Crude oil futures for November fell 0.7% to $102.1 a barrel by late in the New York pit-traded session, after earlier plummeting as low as $101.05 a barrel, the contract’s cheapest price since the beginning of July.
The new US fiscal year begins at midnight in Washington tonight and unless emergency legislation is passed by Congress to provide funds for the federal government before then, hundreds of thousands of government employees will be placed on temporary, unpaid leave. Only services deemed indispensable and those with dedicated funding would continue to operate.
Such a turn of events would inarguably hurt the US economy; the loss of earnings would dent consumer spending, which constitutes a large portion of GDP, and output woud dip from the number of workers being furloughed. Estimates are being reported that the shutdown could set back fourth-quarter GDP growth by as much as 1.4%.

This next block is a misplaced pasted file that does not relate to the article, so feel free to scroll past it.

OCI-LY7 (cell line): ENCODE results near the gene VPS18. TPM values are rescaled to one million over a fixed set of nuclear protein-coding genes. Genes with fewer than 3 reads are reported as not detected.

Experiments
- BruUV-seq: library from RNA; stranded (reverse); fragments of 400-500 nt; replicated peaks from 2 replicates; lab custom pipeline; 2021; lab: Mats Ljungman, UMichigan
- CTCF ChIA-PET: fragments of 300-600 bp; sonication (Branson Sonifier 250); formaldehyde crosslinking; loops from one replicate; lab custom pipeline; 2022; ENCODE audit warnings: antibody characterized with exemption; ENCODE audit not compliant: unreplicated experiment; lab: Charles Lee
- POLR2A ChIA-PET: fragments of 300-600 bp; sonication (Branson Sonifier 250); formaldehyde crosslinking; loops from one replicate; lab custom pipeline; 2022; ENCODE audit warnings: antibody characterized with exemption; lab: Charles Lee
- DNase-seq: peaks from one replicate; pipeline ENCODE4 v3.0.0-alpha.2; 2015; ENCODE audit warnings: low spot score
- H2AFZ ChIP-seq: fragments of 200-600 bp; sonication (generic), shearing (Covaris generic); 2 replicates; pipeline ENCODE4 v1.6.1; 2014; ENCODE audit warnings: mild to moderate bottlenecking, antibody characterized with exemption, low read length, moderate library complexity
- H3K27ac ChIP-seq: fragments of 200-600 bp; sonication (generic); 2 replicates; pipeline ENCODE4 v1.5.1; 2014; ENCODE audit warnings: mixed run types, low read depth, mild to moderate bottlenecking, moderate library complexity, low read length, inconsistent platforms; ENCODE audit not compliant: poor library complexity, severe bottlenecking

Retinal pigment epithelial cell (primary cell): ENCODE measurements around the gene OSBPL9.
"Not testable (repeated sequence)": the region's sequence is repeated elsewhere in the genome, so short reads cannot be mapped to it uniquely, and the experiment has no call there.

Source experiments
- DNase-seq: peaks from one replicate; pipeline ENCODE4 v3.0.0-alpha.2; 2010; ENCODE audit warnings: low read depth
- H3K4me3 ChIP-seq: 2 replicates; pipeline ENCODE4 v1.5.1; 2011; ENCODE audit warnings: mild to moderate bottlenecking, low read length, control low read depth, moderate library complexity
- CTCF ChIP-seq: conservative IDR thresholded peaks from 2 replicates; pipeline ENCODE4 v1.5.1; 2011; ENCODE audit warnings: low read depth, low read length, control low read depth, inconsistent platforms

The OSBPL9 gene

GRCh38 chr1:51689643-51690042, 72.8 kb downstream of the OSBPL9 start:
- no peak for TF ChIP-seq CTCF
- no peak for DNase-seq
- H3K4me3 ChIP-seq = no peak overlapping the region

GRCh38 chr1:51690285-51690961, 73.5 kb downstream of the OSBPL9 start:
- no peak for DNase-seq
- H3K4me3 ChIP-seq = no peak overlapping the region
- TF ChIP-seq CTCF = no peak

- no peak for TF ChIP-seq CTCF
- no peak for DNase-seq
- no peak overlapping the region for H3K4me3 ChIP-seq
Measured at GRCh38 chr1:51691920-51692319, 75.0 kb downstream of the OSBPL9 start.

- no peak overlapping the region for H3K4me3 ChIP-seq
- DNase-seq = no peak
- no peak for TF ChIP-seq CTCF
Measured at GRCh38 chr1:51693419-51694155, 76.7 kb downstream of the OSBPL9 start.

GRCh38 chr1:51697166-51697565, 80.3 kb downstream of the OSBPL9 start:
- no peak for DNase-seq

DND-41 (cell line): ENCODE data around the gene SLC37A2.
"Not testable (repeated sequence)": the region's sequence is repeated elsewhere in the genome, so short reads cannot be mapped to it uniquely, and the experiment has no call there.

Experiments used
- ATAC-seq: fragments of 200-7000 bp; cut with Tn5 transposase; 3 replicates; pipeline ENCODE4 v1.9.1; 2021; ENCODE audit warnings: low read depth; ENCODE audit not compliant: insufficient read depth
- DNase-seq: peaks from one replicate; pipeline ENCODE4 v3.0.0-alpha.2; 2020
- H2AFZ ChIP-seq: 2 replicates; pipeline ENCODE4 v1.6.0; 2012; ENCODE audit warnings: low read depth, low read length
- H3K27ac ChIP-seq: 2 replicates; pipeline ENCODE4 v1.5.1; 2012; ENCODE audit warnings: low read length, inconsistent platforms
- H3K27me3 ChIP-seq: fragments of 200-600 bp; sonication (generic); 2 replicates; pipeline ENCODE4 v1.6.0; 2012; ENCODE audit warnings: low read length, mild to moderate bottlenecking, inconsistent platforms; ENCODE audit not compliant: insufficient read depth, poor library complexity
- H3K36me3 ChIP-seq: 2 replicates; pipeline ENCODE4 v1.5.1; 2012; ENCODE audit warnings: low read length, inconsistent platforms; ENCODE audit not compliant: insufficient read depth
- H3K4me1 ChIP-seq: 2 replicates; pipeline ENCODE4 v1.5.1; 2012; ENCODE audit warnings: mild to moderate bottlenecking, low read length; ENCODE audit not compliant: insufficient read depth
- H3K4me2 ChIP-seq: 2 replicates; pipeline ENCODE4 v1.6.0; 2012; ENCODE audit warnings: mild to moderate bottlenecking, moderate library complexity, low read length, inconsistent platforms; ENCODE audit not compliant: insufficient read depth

Even if a last-minute deal can be agreed to avoid a shutdown, Washington will head into another, perhaps bigger, crisis almost immediately, with the Treasury estimating that the $16.7 trillion debt ceiling needs to be raised in the next few weeks. Failure to address this could result in the credit rating of the US being downgraded again.
The prospect of lower US growth and the potential damage to consumer confidence does not portend good things in terms of oil demand. Add improving geo-political stability to the mix, with relations between the US and Iran appearing to be improving, and the result is a lot of headwind for oil prices.